It’s past bed-time, all the lights are out, and all passengers are tucked up in bed. That doesn’t mean that passengers getting on at subsequent stations will be considerate. We had thought we were lucky when we went to bed in our bunks and our room-mates hadn’t arrived. We had thought they were no-shows. But a couple of hours later, when the train came to a halt, our four room-mates came aboard, turned on the lights, managed to shove me in the back (on the top bunk), talked at the top of their voices, and eventually went to bed, with the light on. I turned it off and attempted to sleep. In the morning they were no less noisy, but they were friendly and happy to chat.
Two-tier air-conditioned sleeper carriages (AC2) offer one European-style and one Indian-style toilet in each carriage. While these tend to be clean at the beginning of a journey, that doesn’t last long. On one trip I was disappointed to walk in the unlocked door of the European-style toilet to discover an elderly Indian gentleman standing up to urinate into the toilet with the seat down. The train was moving – it was difficult enough to just to stand. Ugh! The first-class (AC1) toilets are the same, but are cleaned more often. Bring your own toilet paper and soap.
Each berth has a sealed paper bag with freshly laundered top and bottom sheets and pillowcase. They looked clean enough, however they were often so ‘freshly laundered’ that they were still damp! We always carry a pillowcase and sleeping bag liner on our travels, and have rarely used them, but they came in useful on this trip. We do not know how often the supplied blankets are laundered or even aired – being dark grey they looked ok, though I didn’t look too closely! The pillows definitely look well used.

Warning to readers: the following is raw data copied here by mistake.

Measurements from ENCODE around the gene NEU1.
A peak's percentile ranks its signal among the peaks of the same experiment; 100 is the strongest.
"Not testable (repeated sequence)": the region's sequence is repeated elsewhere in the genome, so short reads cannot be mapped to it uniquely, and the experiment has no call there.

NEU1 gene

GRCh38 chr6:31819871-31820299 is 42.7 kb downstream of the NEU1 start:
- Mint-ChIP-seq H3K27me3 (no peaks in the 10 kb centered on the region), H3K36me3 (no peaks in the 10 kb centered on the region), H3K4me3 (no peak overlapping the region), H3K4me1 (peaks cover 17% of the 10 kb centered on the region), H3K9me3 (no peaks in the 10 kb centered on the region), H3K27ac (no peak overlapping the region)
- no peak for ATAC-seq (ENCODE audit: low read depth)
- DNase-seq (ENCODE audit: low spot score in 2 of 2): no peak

I don’t usually enjoy what’s on offer as ‘Indian’ food in Western countries. However, I was very pleasantly surprised by how much I enjoyed the food in India, and that includes on the trains. We were expecting at least a touch of ‘Delhi belly’, but had no problems at all. We didn’t drink the chai offered from urns on the trains as we didn’t trust how long the milk had been in it. And we only had one meal prepared on a train, and it was ‘ok’. The highlight was the meals you can order online for delivery to your seat at your chosen station. When you pull into the station, no matter how much the trip is delayed, a man turns up with your ordered meal, it’s piping hot in a plastic, foiled covered tray, and you pay him on the spot – or you can pay online when you order. The site asks that you don’t tip the ‘delivery boy’. We always tried to have the correct money available, but the once when we did not, the delivery man didn’t bat an eyelid and immediately handed over the correct change. The food was always superb! Note that not all stations offer food delivered in this way and you may need to search using various online sites as they seem to use different restaurants to fulfill the orders.